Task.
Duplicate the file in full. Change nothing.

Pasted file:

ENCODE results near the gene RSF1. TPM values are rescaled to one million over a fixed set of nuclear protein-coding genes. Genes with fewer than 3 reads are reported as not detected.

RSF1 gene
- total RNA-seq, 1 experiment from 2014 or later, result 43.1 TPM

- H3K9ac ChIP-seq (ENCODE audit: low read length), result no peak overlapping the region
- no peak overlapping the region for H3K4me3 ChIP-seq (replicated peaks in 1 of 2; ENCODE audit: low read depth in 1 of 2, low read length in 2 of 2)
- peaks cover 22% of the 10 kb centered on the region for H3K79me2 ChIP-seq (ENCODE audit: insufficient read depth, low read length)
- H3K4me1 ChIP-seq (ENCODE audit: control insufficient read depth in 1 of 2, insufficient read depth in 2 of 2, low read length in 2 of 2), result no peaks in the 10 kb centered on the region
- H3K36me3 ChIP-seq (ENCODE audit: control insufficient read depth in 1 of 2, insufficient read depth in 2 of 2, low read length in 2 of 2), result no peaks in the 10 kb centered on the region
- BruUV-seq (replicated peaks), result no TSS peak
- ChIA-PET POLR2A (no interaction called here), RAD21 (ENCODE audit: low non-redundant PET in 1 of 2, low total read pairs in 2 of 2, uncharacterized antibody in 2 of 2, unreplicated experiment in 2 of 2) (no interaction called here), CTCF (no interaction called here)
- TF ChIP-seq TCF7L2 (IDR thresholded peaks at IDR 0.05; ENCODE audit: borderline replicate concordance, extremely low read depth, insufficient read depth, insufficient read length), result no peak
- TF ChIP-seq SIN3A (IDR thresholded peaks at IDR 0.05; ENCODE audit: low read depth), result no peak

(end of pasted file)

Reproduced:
ENCODE results near the gene RSF1. TPM values are rescaled to one million over a fixed set of nuclear protein-coding genes. Genes with fewer than 3 reads are reported as not detected.

RSF1 gene
- total RNA-seq, 1 experiment from 2014 or later, result 43.1 TPM

- H3K9ac ChIP-seq (ENCODE audit: low read length), result no peak overlapping the region
- no peak overlapping the region for H3K4me3 ChIP-seq (replicated peaks in 1 of 2; ENCODE audit: low read depth in 1 of 2, low read length in 2 of 2)
- peaks cover 22% of the 10 kb centered on the region for H3K79me2 ChIP-seq (ENCODE audit: insufficient read depth, low read length)
- H3K4me1 ChIP-seq (ENCODE audit: control insufficient read depth in 1 of 2, insufficient read depth in 2 of 2, low read length in 2 of 2), result no peaks in the 10 kb centered on the region
- H3K36me3 ChIP-seq (ENCODE audit: control insufficient read depth in 1 of 2, insufficient read depth in 2 of 2, low read length in 2 of 2), result no peaks in the 10 kb centered on the region
- BruUV-seq (replicated peaks), result no TSS peak
- ChIA-PET POLR2A (no interaction called here), RAD21 (ENCODE audit: low non-redundant PET in 1 of 2, low total read pairs in 2 of 2, uncharacterized antibody in 2 of 2, unreplicated experiment in 2 of 2) (no interaction called here), CTCF (no interaction called here)
- TF ChIP-seq TCF7L2 (IDR thresholded peaks at IDR 0.05; ENCODE audit: borderline replicate concordance, extremely low read depth, insufficient read depth, insufficient read length), result no peak
- TF ChIP-seq SIN3A (IDR thresholded peaks at IDR 0.05; ENCODE audit: low read depth), result no peak